'This is what needs to be written about'


I had a provider email me this week who was asking if we could use our trusty HME Databank to show how the competitive bidding program has affected access to home medical equipment.

“I am reading about CMS boasting about saving so much money through the bid process,” he wrote. “I believe the savings are bogus and the real savings are coming from Medicare clients finding it easier to pay cash than deal with Medicare.”

The provider suggested that we take a look at three items that have been put out to bid—walkers, wheelchairs and hospital beds—and compare the number of claims submitted two years before and after the original Round 2 kicked off on July 1, 2013.

I took a common code for walkers, E0143, and dug in. Here’s what I found:

2014: 705,831 Medicare beneficiaries received the product

2013: 781,894 Medicare beneficiaries received the product

2012: 859,767 Medicare beneficiaries received the product

2011: 860,736 Medicare beneficiaries received the product

2010: 878,973 Medicare beneficiaries received the product

2009: 874,265 Medicare beneficiaries received the product

A few notes:

  • The most recent year for which we have data right now is 2014, so I could only look one year past the Round 2 implementation date (technically a year and a half, since Round 2 kicked off in July). When we update the Databank with 2015 data in October, we’ll have a better post-picture.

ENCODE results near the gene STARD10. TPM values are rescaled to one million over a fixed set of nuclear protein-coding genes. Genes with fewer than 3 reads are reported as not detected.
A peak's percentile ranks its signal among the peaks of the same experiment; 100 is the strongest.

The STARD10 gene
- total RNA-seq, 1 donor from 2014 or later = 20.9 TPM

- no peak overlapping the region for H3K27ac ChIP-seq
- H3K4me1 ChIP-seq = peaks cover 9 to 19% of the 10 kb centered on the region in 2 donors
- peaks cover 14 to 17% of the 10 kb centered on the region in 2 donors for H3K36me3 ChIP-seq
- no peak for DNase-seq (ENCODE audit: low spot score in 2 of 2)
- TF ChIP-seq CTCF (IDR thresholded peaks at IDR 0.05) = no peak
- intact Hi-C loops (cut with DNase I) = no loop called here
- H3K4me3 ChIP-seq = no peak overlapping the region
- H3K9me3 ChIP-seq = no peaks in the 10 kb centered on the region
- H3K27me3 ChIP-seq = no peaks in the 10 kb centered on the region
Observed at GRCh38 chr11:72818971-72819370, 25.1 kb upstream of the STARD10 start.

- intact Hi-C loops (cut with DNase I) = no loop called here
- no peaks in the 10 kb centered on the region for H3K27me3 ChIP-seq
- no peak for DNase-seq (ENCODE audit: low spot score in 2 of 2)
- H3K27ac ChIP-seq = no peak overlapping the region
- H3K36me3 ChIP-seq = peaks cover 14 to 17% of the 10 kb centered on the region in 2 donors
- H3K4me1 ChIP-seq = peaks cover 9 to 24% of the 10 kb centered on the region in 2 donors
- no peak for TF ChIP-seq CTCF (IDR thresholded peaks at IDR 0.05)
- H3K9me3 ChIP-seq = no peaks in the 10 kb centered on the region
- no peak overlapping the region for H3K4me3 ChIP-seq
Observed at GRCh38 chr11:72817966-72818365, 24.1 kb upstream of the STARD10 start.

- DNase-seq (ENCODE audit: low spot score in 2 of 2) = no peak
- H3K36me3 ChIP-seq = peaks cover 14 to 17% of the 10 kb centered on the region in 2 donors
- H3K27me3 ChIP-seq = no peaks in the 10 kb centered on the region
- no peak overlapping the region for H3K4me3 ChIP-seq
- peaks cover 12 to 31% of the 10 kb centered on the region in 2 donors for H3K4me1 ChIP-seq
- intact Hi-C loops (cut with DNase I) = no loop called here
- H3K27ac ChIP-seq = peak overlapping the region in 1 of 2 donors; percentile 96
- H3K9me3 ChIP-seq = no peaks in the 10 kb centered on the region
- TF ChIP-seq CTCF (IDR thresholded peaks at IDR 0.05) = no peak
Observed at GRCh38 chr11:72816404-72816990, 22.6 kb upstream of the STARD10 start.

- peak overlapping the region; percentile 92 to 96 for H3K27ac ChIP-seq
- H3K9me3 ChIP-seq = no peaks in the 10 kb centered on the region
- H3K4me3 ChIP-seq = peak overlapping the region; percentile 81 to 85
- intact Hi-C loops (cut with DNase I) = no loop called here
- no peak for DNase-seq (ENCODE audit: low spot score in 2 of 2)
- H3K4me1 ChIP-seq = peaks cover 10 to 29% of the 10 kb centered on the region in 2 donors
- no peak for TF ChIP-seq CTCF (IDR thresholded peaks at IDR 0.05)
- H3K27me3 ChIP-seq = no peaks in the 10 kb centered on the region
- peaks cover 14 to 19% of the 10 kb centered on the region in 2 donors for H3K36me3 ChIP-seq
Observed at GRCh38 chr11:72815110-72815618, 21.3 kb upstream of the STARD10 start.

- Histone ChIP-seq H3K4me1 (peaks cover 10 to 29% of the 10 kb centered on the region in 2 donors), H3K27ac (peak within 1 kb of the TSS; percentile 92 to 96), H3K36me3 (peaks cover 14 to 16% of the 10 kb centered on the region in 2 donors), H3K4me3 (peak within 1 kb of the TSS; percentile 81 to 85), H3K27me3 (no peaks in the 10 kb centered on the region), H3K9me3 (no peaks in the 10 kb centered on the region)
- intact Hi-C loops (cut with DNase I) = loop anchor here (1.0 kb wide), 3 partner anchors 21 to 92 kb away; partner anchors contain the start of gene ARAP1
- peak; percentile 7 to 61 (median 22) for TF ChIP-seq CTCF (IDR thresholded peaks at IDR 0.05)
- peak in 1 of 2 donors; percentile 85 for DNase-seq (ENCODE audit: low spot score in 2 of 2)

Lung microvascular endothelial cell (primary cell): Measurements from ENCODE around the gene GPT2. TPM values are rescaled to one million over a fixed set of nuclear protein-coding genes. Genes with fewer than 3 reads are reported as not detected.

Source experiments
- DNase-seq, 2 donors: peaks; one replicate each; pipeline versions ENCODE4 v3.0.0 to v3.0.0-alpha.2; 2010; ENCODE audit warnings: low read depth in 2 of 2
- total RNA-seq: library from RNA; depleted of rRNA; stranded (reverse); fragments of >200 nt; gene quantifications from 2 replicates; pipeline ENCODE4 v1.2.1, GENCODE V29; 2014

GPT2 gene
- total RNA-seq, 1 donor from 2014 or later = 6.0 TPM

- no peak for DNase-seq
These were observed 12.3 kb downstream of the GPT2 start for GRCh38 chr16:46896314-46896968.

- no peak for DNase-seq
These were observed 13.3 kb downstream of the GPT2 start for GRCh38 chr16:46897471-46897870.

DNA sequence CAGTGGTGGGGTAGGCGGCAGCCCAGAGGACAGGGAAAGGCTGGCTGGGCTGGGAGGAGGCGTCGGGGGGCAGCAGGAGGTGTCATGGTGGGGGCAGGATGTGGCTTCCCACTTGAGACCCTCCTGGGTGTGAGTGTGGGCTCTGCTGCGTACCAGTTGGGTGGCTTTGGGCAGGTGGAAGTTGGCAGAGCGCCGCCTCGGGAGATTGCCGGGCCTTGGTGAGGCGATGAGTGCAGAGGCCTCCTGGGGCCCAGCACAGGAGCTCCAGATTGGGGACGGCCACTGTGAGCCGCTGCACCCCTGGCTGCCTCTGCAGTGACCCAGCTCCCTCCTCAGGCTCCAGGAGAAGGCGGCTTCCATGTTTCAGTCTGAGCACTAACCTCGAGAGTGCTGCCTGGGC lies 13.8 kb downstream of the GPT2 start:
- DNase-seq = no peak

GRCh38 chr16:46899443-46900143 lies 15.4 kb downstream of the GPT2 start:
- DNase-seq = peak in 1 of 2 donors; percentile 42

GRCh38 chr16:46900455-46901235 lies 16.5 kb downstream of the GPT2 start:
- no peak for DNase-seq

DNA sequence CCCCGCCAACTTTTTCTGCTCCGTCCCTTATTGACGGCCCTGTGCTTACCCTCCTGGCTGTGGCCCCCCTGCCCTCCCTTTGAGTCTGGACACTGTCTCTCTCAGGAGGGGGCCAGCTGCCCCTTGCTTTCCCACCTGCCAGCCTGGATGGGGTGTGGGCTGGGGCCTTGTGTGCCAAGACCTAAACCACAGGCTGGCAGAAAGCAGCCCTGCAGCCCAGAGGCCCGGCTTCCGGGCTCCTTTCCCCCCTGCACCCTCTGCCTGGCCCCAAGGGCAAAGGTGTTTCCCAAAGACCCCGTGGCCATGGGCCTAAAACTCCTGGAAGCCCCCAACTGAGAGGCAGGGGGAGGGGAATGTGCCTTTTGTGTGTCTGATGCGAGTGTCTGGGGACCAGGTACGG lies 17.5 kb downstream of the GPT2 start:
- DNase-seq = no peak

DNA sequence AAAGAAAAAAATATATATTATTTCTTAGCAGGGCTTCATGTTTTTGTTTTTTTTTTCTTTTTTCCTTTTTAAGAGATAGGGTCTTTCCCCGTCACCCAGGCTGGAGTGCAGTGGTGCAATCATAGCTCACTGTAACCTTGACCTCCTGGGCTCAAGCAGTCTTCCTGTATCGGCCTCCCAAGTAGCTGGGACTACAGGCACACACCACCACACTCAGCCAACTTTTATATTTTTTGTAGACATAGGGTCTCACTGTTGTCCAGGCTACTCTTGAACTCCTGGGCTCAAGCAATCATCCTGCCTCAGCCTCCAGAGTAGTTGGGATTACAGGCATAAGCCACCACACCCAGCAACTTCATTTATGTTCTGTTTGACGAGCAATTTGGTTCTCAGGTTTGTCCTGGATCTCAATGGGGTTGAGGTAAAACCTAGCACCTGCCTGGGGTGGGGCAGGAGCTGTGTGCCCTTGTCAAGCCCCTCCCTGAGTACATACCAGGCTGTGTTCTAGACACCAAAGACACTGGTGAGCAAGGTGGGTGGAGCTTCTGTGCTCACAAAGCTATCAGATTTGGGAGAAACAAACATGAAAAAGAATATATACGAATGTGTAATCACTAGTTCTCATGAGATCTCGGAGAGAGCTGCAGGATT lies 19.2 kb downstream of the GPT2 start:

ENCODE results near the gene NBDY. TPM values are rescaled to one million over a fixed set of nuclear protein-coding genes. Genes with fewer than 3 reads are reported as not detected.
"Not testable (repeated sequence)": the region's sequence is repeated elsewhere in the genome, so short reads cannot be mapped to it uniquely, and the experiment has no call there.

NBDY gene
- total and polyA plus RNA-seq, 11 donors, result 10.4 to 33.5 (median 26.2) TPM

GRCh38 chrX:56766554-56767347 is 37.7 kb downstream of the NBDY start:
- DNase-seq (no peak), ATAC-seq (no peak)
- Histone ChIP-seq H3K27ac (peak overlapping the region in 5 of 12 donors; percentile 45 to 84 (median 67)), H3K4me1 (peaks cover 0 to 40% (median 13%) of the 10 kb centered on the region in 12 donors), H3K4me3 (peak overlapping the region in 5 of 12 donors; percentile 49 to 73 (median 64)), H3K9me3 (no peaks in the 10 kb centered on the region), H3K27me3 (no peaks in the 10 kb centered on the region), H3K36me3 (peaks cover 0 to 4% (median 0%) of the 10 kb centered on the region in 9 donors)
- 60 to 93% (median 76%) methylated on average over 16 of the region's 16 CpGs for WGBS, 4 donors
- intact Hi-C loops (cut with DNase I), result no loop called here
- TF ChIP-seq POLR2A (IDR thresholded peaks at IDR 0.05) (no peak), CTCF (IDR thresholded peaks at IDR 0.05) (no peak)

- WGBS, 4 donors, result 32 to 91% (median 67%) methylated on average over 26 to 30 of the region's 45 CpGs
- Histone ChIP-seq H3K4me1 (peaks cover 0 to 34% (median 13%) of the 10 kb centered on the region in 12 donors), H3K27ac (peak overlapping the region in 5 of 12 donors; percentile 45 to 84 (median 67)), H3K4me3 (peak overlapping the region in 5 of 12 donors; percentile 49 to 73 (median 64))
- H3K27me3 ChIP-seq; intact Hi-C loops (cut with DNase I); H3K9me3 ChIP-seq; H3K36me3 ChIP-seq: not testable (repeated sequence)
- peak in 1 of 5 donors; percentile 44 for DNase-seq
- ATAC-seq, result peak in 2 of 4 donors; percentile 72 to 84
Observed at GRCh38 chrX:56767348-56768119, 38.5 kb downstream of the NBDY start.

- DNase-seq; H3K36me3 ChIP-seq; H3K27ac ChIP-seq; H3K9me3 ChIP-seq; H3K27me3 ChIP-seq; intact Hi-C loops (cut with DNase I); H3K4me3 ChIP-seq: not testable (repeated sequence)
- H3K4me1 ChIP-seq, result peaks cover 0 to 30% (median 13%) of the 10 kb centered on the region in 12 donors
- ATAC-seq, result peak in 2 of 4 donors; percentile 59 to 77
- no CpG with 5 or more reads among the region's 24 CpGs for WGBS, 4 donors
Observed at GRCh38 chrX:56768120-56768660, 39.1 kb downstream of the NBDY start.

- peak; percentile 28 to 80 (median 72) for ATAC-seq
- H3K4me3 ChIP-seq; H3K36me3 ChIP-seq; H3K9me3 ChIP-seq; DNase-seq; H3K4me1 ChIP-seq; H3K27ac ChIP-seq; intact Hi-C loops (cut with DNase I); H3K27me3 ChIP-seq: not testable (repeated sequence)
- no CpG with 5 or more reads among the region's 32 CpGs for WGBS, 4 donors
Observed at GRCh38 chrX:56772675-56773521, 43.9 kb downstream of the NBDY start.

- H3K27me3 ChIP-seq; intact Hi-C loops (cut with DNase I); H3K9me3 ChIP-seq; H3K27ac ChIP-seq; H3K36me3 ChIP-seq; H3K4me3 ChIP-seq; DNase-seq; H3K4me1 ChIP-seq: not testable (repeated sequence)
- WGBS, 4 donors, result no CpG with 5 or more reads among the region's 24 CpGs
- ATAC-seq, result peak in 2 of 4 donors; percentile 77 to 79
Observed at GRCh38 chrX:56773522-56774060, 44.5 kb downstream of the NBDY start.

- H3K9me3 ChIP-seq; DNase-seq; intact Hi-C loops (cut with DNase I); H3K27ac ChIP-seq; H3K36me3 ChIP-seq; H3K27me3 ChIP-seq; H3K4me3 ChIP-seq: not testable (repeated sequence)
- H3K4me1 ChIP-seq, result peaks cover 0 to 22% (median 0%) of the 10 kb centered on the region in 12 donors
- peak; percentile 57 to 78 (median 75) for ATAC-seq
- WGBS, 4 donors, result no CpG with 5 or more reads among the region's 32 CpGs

• I also looked farther back than two years prior to the Round 2 kick off to include 2010 and 2009, because, well, we have the data.

You’ll notice that the number of bennies who received the product was relatively stable until Round 2 hit, then we saw a 9% decrease from 2012 to 2013 (the bid program would have been in effect for only half of 2013), and another 9.7% decrease from 2013 to 2014.

I shared the data with the provider.

“The 2014-2015 full year will probably show a 30% to 40% reduction in beneficiaries served,” he wrote. “So obviously, the need is increasing not decreasing (due to demographics), but the new rules have restricted access to the point where clients are paying cash. The dollar amount is at least $20 million to $40 million just on one item. Surely, nothing to brag about from a federal agency: Stealing $20 million to $40 million from beneficiaries.”

For total reimbursement for E0143, I found:

2014: $38,313,467

2013: $49,818,669

2012: $61,249,335

2011: $59,594,543

2010: $61,915,859

2009: $61,072,838

That’s a 18% decrease in reimbursement (or savings in Medicare parlance) from 2012 to 2013, and another 23% from 2013 to 2014.

The provider continued: “This confirms what I see as a DME dealer who is not taking the bid. There has to be pushback against these stupid policies. The average Medicare client will not complain, but the government is wrong. This is what needs to be written about.”

Yes sir. Yes sir, indeed.


nice work!